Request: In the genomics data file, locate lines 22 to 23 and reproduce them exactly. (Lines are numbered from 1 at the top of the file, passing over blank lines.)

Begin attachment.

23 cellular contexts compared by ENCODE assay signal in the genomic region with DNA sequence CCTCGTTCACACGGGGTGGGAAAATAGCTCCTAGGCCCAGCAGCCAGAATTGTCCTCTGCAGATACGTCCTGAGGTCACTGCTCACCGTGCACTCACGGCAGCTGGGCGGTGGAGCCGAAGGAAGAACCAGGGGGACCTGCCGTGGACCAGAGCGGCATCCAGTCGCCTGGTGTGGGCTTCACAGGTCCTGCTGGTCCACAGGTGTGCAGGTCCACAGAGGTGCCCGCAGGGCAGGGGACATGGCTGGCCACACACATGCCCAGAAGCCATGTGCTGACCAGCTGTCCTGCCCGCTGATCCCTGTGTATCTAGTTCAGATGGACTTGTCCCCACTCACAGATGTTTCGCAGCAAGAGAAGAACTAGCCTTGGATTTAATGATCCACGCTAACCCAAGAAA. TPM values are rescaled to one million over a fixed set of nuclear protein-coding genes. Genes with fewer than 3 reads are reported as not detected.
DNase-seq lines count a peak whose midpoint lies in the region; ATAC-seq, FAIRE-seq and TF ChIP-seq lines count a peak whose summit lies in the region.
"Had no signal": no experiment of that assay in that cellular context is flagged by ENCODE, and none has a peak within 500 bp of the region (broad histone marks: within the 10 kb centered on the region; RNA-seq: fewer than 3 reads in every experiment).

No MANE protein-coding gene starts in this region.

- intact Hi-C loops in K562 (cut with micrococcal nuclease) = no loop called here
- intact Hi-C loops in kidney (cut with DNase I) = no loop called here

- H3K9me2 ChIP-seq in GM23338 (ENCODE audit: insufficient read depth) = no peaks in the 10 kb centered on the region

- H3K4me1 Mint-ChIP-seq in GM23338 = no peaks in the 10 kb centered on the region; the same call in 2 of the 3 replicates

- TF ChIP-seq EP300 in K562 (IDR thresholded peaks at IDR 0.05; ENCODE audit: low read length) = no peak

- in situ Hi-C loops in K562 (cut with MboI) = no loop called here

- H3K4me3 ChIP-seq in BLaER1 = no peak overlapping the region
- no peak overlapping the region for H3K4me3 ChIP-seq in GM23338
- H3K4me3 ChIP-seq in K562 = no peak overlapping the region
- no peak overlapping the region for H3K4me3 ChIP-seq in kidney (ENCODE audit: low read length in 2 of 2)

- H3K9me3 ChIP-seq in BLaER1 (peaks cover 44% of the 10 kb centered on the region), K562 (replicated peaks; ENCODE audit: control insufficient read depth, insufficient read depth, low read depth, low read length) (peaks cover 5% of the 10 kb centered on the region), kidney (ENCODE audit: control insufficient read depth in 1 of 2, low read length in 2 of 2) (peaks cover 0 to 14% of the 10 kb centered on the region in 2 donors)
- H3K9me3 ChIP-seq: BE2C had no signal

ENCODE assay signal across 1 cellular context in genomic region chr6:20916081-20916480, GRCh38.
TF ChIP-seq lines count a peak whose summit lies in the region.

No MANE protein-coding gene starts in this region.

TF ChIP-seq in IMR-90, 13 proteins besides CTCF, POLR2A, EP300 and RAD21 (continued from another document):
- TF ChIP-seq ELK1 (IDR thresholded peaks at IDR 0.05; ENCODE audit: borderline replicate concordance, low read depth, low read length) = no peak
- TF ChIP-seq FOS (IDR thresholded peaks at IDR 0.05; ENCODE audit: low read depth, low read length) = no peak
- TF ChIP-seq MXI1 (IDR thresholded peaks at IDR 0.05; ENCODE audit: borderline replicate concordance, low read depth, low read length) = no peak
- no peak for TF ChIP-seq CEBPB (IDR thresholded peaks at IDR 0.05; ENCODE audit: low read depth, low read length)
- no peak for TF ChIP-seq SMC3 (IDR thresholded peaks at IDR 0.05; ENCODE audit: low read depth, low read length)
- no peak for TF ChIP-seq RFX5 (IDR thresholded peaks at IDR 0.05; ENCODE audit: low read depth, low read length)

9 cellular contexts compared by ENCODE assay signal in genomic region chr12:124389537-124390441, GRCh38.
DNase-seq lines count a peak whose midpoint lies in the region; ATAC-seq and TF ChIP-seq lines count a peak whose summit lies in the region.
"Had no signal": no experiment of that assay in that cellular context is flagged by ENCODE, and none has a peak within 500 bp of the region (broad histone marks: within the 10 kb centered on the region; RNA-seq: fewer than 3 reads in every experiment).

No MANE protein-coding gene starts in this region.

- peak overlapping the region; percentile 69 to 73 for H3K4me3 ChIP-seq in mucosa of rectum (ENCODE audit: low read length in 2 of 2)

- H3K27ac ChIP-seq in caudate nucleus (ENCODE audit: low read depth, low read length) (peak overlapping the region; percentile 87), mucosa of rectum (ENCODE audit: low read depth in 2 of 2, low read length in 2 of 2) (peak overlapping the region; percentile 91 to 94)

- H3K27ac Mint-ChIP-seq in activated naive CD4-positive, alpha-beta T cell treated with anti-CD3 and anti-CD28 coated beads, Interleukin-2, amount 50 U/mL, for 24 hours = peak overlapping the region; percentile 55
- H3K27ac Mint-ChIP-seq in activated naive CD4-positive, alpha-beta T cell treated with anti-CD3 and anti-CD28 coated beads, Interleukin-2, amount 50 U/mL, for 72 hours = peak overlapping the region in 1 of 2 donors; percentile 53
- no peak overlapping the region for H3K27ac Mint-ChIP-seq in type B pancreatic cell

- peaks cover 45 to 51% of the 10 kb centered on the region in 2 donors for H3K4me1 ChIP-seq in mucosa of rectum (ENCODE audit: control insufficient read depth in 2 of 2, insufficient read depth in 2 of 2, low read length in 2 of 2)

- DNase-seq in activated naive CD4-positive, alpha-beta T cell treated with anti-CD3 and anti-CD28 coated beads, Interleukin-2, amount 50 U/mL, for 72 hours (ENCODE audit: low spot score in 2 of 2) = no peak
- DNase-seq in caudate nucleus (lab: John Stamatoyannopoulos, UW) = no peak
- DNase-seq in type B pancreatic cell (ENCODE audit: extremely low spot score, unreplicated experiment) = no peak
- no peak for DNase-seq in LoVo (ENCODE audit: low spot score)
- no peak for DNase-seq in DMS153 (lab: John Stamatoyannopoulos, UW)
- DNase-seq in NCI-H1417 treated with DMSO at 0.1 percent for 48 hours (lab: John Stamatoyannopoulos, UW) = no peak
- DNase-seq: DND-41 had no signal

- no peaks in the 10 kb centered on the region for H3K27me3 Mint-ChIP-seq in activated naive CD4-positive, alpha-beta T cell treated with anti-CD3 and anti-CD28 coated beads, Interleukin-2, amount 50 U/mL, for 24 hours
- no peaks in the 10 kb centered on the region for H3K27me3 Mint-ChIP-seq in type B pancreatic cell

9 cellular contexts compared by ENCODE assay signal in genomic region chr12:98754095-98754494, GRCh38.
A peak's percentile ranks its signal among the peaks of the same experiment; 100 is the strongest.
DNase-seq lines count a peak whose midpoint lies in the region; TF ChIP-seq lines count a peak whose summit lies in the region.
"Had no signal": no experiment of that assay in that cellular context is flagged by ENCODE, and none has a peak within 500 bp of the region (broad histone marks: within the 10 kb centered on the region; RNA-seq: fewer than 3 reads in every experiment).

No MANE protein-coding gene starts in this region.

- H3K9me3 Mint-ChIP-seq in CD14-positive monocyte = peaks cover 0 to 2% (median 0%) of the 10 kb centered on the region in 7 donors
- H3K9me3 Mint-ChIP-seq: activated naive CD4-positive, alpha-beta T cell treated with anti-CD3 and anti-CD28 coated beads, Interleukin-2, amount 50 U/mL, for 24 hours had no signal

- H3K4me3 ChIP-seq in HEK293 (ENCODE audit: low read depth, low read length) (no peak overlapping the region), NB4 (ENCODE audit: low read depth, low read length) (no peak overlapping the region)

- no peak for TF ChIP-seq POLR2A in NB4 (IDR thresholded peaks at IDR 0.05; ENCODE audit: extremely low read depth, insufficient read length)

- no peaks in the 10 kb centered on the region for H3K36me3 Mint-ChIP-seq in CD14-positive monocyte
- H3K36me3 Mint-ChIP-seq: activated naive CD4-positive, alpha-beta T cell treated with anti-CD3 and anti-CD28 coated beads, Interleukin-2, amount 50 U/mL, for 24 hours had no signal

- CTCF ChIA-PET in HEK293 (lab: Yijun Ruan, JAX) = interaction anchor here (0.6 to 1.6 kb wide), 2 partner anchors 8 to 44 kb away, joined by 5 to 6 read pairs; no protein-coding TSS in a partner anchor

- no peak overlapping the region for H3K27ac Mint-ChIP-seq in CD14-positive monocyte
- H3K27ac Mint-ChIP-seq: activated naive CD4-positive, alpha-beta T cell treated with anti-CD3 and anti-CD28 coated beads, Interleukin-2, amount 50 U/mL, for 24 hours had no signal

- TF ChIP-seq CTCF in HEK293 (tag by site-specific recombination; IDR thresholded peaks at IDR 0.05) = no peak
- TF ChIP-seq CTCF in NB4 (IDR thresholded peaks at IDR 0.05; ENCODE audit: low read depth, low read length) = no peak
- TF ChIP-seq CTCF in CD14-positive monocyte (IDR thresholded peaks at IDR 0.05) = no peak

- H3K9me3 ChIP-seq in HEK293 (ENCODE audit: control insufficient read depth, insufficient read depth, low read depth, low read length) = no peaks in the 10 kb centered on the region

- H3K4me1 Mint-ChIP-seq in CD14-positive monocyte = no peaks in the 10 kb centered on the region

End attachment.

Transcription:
- TF ChIP-seq FOS (IDR thresholded peaks at IDR 0.05; ENCODE audit: low read depth, low read length) = no peak
- TF ChIP-seq MXI1 (IDR thresholded peaks at IDR 0.05; ENCODE audit: borderline replicate concordance, low read depth, low read length) = no peak